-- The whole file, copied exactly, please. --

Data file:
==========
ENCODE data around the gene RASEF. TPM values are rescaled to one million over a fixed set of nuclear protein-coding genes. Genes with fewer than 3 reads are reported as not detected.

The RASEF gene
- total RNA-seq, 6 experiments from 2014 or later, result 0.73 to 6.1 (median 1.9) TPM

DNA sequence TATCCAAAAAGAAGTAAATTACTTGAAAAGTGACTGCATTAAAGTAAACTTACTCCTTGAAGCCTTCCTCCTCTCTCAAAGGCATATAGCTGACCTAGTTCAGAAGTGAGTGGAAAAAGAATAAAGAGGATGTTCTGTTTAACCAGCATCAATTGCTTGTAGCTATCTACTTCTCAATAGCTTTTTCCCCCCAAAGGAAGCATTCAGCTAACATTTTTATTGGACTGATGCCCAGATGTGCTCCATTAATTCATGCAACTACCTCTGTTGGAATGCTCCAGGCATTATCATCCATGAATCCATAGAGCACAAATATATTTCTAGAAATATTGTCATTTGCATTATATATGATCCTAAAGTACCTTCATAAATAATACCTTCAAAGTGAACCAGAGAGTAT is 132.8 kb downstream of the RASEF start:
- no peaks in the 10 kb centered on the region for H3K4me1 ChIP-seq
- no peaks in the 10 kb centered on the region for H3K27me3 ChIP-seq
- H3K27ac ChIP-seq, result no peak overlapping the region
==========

ENCODE data around the gene RASEF. TPM values are rescaled to one million over a fixed set of nuclear protein-coding genes. Genes with fewer than 3 reads are reported as not detected.

The RASEF gene
- total RNA-seq, 6 experiments from 2014 or later, result 0.73 to 6.1 (median 1.9) TPM

DNA sequence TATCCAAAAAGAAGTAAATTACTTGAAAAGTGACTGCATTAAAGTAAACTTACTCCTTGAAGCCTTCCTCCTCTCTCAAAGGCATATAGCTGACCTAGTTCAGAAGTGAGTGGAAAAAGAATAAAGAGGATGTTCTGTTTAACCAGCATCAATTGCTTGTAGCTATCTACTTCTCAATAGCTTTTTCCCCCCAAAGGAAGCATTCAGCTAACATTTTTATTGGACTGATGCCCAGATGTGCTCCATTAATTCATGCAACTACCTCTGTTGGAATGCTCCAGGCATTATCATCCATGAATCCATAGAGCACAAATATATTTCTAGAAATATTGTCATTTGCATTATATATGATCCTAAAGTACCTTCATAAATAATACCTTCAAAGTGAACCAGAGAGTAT is 132.8 kb downstream of the RASEF start:
- no peaks in the 10 kb centered on the region for H3K4me1 ChIP-seq
- no peaks in the 10 kb centered on the region for H3K27me3 ChIP-seq
- H3K27ac ChIP-seq, result no peak overlapping the region